Despite what some Australian politicians say, the date of Australia Day has nothing to do with Captain James Cook.
Australia Day has nothing to do with Captain James Cook landing in Sydney, no matter what politicians might say.
Deputy Nationals leader Bridget McKenzie was arguing for Australia Day to stay on January 26 when she put her foot in it.
"That is when the course of our nation changed forever. When Captain Cook stepped ashore," Senator McKenzie told Sky News on Tuesday.
"And from then on, we've built an incredibly successful society, best multicultural society in the world."
Actually, Australia Day marks the arrival of the First Fleet in January 1788, which was commanded by Captain Arthur Phillip. Captain Cook had been dead for nine years at that point.
The English explorer and navigator first set foot in Botany Bay on April 29, 1770, about 18 years before the First Fleet landed at Sydney Cove.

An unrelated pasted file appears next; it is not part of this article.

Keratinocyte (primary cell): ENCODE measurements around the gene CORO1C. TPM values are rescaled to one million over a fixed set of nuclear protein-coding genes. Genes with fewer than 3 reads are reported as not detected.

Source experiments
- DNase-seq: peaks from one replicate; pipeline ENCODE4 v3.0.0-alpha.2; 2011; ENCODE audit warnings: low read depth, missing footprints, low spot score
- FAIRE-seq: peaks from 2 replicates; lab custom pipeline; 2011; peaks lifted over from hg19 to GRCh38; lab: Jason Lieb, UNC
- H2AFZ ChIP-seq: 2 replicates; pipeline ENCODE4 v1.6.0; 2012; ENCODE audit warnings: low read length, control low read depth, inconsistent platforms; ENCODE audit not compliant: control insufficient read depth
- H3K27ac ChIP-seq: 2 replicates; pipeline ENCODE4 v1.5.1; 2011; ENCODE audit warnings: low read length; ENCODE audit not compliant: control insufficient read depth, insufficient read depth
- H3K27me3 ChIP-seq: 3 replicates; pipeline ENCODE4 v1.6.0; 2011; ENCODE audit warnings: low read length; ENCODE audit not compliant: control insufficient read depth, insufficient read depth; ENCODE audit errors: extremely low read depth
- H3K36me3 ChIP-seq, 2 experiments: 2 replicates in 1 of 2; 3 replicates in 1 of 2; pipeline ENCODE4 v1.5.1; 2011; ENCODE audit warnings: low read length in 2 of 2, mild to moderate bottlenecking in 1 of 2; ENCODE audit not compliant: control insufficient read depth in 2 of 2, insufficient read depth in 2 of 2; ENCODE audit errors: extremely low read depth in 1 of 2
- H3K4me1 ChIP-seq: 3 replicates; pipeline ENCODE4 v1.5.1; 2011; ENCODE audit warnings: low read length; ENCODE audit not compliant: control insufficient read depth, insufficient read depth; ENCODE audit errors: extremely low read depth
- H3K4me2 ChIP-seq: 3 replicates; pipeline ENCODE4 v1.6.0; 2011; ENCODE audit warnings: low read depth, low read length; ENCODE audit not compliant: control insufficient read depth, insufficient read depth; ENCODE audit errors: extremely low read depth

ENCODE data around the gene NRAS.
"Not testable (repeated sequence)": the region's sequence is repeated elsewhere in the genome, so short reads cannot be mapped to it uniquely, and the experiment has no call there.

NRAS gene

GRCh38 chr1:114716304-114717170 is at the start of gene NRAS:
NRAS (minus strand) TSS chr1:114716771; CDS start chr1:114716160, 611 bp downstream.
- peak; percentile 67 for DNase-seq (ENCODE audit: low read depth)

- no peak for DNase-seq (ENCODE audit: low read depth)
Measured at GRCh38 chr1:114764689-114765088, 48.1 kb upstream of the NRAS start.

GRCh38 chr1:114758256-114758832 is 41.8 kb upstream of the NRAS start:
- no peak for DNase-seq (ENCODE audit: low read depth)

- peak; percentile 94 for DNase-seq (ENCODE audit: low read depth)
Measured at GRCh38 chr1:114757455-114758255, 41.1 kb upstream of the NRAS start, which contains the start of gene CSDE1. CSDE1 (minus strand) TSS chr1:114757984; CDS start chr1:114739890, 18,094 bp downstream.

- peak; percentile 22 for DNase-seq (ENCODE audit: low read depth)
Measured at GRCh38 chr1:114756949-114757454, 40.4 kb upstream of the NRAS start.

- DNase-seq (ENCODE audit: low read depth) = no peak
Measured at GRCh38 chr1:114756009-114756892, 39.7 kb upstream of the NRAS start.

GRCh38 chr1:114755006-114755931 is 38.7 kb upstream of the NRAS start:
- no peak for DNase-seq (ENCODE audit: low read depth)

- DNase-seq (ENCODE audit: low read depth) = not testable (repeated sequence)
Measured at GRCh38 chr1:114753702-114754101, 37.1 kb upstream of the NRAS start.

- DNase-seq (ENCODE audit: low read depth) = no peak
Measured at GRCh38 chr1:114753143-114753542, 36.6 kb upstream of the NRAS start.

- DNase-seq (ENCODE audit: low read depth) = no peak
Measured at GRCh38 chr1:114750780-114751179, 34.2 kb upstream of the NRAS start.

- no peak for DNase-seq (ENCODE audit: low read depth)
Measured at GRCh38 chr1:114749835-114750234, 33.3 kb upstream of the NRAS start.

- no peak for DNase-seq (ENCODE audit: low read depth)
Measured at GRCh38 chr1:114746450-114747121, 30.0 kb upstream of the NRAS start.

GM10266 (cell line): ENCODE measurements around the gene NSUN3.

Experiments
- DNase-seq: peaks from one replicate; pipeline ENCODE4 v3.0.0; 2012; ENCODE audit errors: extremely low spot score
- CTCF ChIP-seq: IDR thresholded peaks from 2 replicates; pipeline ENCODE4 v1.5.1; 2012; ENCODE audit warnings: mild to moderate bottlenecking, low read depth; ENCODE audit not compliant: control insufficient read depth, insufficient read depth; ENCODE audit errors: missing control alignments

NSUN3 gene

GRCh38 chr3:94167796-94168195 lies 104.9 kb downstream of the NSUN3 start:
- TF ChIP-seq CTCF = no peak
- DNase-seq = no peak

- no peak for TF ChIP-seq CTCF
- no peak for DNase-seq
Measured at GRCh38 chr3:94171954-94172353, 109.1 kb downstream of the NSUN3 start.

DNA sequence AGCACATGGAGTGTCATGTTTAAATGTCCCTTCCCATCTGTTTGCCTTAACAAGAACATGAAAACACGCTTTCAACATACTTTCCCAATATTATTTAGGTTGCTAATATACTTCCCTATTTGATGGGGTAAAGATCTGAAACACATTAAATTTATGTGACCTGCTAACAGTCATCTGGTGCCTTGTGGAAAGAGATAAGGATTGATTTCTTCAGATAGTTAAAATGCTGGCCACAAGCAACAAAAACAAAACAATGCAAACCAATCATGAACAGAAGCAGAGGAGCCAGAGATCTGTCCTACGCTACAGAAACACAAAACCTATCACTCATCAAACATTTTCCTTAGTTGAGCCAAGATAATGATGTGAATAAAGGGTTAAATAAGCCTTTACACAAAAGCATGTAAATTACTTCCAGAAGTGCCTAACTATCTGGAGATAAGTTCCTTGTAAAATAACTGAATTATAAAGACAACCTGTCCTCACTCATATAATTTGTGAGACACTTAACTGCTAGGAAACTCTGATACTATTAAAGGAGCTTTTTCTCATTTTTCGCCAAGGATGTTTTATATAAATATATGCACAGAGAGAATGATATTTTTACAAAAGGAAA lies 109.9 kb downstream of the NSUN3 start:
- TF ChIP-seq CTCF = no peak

But Senator McKenzie isn't alone in the misconception.
Greens senator Sarah Hanson-Young earlier this year sent out a statement attacking the government for funding a Captain Cook monument.
"Despite an important national debate about changing the date of Australia Day away from Captain Cook's landing at Botany Bay, the government has decided to spend taxpayer money it is stripping from the ABC on yet another monument to Captain Cook on the land of the Dharawal people," her statement read.
A spokeswoman later said the senator had not read the statement before it was sent out.
Australia Day has been held on various dates throughout the 20th century, but in 1994 it was celebrated as a national holiday for the first time.
Prime Minister Scott Morrison is calling for another day to recognise indigenous Australians, many of whom recognise January 26 as Invasion Day.